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Gardiner, Leon (25 November 1892–05 March 1945), African-American bibliophile, researcher, and photographer, was born in Atlantic City, New Jersey, the son of Jacob Gardiner and Martha (maiden name unknown). In 1902 he and his family moved to Philadelphia, Pennsylvania. From childhood he was interested in reading, cross-country running, hiking, camping, and bicycling. Later he developed an interest in music, choir singing, and photography. Blatant racial discrimination kept him from attending the photography school of his choice in Philadelphia, to his great disappointment. In the very early 1900s he began to collect material of various kinds concerning the achievements of blacks, black institutions, and lynchings of blacks....

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Moorland, Jesse Edward (10 September 1863–30 April 1940), book collector and religious leader, was born in Coldwater, Ohio, the son of William Edward Mooreland ( sic), a farmer, and his wife Nancy Jane Moore, members of a black family that had been free for several generations. Raised by his maternal grandparents because of his parents’ early deaths, Moorland, an only child, attended Northwestern Normal University in Ada, Ohio, and the theological department of Howard University. In 1886 he married Lucy Corbin Woodson; they had no children. Moorland was ordained to the ministry in the Congregational church in 1891, and became the organizing pastor of a church in South Boston, Virginia, as well as secretary of the Young Men’s Christian Association (YMCA) in Washington, D.C. From 1893 to 1896 he was minister of Howard Chapel, Nashville, Tennessee, and then went to Mt. Zion Congregational Church in Cleveland, Ohio....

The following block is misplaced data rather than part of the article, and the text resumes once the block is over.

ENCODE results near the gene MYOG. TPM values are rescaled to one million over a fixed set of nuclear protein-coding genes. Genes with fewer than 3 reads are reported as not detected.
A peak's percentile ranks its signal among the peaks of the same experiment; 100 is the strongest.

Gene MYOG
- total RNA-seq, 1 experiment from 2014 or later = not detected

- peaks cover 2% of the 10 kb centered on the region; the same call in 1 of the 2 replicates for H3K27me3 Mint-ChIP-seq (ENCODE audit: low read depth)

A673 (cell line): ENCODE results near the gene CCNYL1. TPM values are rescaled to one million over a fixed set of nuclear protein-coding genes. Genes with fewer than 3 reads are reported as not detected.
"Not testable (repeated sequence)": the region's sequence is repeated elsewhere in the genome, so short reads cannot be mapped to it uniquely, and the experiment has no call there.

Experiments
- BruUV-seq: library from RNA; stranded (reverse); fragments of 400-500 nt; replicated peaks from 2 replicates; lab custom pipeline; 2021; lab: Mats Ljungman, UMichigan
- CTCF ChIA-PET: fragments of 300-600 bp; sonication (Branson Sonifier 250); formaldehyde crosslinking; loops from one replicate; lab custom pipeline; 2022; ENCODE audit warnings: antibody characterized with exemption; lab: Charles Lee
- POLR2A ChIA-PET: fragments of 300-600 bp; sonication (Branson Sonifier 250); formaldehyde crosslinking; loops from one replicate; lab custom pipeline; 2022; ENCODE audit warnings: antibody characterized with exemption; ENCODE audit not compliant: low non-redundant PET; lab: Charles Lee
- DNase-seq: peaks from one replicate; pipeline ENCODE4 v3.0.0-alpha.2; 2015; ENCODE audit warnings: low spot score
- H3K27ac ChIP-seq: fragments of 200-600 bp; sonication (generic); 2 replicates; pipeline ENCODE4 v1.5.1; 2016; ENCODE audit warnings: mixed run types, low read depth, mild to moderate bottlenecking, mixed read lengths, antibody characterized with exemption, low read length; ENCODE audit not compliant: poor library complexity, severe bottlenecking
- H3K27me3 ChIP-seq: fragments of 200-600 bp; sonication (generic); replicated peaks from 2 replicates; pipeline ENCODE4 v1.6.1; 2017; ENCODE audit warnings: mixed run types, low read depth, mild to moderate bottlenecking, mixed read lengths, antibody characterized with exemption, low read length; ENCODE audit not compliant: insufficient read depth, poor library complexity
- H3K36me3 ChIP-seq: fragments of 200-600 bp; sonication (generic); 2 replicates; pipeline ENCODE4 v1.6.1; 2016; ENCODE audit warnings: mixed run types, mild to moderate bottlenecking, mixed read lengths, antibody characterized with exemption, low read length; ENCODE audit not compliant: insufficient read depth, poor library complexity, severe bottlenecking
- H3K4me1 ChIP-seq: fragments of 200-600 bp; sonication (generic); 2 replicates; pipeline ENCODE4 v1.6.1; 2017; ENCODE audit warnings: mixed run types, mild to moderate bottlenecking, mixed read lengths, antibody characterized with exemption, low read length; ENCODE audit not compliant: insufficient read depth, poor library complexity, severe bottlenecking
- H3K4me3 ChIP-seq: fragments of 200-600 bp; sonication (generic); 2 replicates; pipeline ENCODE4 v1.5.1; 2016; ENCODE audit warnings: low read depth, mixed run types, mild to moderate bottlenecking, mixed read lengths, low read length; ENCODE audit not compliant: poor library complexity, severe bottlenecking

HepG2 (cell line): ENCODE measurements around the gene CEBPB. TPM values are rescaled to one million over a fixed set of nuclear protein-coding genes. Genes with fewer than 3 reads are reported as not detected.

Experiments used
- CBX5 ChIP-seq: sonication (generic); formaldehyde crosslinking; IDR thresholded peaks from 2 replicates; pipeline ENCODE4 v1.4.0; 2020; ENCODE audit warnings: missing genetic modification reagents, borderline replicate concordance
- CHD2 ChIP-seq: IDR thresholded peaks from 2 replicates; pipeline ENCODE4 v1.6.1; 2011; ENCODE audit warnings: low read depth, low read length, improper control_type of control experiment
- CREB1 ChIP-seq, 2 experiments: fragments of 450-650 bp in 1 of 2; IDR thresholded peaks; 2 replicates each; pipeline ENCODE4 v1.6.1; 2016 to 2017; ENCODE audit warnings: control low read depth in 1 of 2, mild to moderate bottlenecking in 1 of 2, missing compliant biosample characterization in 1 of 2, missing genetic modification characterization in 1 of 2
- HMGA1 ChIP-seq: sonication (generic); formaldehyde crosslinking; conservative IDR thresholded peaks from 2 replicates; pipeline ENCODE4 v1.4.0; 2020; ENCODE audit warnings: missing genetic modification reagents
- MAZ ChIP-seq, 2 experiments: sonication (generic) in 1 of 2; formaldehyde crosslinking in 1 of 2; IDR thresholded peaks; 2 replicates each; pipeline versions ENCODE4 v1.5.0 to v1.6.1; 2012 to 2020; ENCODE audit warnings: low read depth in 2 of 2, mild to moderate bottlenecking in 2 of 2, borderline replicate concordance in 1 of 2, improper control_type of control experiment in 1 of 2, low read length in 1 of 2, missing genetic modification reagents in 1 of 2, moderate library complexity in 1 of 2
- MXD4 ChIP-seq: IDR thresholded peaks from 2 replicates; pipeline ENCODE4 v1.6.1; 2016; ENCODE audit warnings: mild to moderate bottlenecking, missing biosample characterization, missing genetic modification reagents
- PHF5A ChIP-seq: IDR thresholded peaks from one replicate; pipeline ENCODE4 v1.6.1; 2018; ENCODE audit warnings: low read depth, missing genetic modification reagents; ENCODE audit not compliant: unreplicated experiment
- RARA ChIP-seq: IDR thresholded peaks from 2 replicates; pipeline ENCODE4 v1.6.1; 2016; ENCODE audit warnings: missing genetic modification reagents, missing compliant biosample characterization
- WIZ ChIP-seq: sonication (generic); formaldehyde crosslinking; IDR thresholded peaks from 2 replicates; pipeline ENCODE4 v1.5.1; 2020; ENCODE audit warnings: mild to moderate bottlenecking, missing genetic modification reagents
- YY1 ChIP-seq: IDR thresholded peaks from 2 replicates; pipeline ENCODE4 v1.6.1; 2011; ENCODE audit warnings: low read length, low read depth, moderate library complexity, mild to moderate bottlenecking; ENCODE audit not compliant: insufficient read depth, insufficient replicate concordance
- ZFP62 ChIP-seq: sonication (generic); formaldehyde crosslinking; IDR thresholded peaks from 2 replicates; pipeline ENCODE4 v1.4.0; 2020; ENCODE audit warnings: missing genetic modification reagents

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Rollins, Philip Ashton (20 January 1869–11 September 1950), author, bibliophile, and philanthropist, was born in Somersworth, New Hampshire, the son of Edward Ashton Rollins, a financier, and Ellen Chapman Hobbs, an author. His father, a Harvard-trained lawyer, was active in Republican politics and served as a high-level Treasury Department official in the ...

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Schomburg, Arthur Alfonso (24 January 1874–10 June 1938), historian, bibliophile, and curator, was born Arturo Alfonso Schomburg in San Juan, Puerto Rico, the son of Mary Joseph, an unwed midwife or laundress who had been born free in 1837 on St. Croix, Virgin Islands. Some sources claim that his father was Carlos Federico Schomburg, a German-born émigré merchant, but in a reply to a questionnaire from ...

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Warden, David Bailie (1772–09 October 1845), diplomat and scholar, was born in Ballycastle, County Down, Ireland, the son of Robert Warden (occupation unknown) and Elizabeth Bailie. He was educated for the Presbyterian ministry and also took some medical training, receiving a certificate in midwifery. He received his master of arts from the University of Glasgow in 1797. He became involved with the United Irishmen through his friendship with Theobald Wolfe Tone and was arrested in 1798. In lieu of trial, Warden was offered banishment from Ireland. He emigrated to the United States in 1799. Instead of pursuing a life as a clergyman, Warden, who had a broad interest in mathematics, science, and literature, went into teaching. He became the principal of the Columbia Academy in Kinderhook, New York, and later, in 1801, became the head tutor in nearby Kingston Academy....

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Weeks, Stephen Beauregard (02 February 1865–03 May 1918), historian, bibliographer, and collector, was born near Nixonton, Pasquotank County, North Carolina, the son of James Elliott Weeks, a planter, and Mary Louisa Mullen. His parents died when he was a small child, and Weeks was raised by his father’s sister and her husband, Robertson Jackson....